In the same year he had his famous duel with Lord George Bentinck. Osbaldeston putting a bullet through his opponent’s hat within two inches of the brain.

Known as ‘The Squire’, Osbaldeston was a High Sheriff of Yorkshire and for six years M.P. for East Retford.

He died in 1866, leaving no heir, just his reputation.

Thanks to BritishNewspaperArchive.co.uk for the articles featured here.

If Belfast Can Do It Then Nottingham Should Too.

When our campaign started in 2016, former world featherweight champion Barry McGuigan wished us luck. He also mentioned a similar campaign, for a statue to Rinty Monaghan in Belfast.

In 2015, a statue of the former world champion boxer, John ‘Rinty’ Monaghan was unveiled close to his birthplace in Belfast. Monaghan was the first boxer from the city to win a world title, becoming flyweight champion in 1948.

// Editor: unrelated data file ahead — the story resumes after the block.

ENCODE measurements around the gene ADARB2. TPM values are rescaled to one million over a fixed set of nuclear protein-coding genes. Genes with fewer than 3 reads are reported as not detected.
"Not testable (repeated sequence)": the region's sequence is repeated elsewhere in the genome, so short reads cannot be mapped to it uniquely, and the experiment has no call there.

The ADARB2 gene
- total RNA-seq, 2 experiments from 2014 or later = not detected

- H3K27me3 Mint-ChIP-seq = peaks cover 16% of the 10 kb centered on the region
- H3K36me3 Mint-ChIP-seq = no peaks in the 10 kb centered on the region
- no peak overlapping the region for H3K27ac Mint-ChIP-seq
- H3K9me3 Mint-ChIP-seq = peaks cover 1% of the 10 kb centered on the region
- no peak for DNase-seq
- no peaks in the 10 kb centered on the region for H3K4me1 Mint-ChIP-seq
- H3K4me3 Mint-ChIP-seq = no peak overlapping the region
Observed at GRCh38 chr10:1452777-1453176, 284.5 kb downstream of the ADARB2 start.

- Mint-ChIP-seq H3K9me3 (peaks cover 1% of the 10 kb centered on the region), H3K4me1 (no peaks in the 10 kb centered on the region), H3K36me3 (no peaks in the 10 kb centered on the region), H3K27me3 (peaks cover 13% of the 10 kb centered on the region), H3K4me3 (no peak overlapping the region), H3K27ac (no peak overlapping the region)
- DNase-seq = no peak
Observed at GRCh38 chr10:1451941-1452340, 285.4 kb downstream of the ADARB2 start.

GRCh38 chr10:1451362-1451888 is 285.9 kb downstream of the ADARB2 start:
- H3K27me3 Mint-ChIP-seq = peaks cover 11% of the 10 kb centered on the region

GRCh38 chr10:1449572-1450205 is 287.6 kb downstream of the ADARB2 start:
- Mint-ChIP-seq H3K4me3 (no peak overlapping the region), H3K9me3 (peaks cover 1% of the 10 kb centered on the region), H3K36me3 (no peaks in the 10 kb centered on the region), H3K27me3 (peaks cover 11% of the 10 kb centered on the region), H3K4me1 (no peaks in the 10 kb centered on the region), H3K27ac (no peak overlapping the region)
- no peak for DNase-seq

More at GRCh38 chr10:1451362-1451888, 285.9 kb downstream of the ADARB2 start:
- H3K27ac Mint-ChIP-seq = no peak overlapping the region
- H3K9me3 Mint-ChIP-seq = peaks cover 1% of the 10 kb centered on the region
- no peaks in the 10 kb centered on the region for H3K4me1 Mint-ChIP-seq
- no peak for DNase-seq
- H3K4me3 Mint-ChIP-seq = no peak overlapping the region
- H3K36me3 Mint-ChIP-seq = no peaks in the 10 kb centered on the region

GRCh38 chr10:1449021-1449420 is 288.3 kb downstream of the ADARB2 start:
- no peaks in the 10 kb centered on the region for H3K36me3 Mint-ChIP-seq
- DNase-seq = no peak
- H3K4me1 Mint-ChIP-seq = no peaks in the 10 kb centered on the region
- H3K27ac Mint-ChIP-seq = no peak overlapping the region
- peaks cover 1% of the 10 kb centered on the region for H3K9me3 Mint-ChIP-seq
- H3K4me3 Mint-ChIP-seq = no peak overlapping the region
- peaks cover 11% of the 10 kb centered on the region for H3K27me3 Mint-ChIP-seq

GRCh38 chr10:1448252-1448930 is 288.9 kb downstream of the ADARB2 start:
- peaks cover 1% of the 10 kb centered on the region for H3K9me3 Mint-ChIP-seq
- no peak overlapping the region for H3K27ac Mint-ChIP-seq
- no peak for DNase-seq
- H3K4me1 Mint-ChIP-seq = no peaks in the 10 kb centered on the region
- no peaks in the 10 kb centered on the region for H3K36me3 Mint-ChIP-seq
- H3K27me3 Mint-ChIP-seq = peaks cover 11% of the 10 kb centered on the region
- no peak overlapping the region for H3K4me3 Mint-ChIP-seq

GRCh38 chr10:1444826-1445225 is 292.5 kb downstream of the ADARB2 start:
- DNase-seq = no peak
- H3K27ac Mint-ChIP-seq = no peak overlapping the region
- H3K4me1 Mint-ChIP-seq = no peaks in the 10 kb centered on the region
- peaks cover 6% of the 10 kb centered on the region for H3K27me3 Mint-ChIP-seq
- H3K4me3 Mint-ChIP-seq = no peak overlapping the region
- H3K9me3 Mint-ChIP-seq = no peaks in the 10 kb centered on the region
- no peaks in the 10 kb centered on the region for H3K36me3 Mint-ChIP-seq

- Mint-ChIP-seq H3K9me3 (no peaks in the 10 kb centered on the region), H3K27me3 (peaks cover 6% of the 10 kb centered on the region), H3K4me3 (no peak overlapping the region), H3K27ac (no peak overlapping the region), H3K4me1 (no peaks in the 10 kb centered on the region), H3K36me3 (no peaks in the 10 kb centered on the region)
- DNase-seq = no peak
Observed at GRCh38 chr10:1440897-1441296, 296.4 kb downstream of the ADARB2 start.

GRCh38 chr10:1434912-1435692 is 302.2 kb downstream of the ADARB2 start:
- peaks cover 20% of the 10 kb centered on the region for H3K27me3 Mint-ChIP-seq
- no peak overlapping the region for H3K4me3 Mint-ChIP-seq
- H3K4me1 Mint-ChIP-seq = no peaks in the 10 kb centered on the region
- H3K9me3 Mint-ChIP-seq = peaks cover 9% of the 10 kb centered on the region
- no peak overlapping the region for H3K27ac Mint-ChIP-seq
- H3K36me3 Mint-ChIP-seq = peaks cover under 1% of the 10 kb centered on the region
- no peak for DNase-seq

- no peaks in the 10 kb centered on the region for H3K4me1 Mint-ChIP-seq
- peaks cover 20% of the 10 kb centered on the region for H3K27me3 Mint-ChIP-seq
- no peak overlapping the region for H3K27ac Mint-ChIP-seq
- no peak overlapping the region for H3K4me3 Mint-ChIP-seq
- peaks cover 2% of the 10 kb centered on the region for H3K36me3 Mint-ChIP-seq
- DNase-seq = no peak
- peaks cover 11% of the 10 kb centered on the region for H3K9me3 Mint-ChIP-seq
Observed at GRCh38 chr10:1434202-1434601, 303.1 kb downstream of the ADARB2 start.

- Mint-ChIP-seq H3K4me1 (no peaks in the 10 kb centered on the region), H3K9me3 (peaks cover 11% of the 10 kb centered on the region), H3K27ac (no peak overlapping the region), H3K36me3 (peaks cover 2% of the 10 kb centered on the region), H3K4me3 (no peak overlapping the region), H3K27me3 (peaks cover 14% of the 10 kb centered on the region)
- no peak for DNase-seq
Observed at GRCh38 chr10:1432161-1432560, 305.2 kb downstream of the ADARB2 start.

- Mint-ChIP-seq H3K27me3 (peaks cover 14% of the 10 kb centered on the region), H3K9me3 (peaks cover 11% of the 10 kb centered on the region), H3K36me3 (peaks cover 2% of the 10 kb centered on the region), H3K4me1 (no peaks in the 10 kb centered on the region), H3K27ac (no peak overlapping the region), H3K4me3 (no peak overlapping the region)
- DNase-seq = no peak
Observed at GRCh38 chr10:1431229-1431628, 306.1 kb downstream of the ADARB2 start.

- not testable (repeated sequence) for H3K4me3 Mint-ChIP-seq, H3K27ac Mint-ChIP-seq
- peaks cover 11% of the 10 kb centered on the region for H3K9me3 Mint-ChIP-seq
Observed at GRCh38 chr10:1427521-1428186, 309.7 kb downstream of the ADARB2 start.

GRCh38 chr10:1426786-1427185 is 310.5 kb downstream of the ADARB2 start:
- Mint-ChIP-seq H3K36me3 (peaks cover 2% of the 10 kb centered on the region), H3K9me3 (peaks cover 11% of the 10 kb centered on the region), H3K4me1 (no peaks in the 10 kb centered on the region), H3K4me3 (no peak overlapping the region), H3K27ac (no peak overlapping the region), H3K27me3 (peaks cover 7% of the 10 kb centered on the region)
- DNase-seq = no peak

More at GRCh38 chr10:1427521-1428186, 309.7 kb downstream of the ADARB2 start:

We have recently discovered that, long before our campaign started, McGuigan had even celebrated the contribution of Bendigo to the sport.

In September 1991, he spoke about Bendigo in a BBC Radio 4 programme. The programme was mentioned in The Reading Evening Post as a Radio Highlight.

Similarities In The Two Campaigns

Having looked at the news reports about the Rinty Monaghan statue, we have identified a number of similarities to the campaign here in Nottingham. The two cities even have a similar population. Belfast 280,000 and Nottingham weighing in at 330,000.

BBC News in Northern Ireland reported:

‘He wasn’t just a fighter, he was an entertainer’

This was the description of Monaghan by the sculptor Alan Beattie Herriot. The same has been said of Bendigo.

Photo by Albert Bridge ©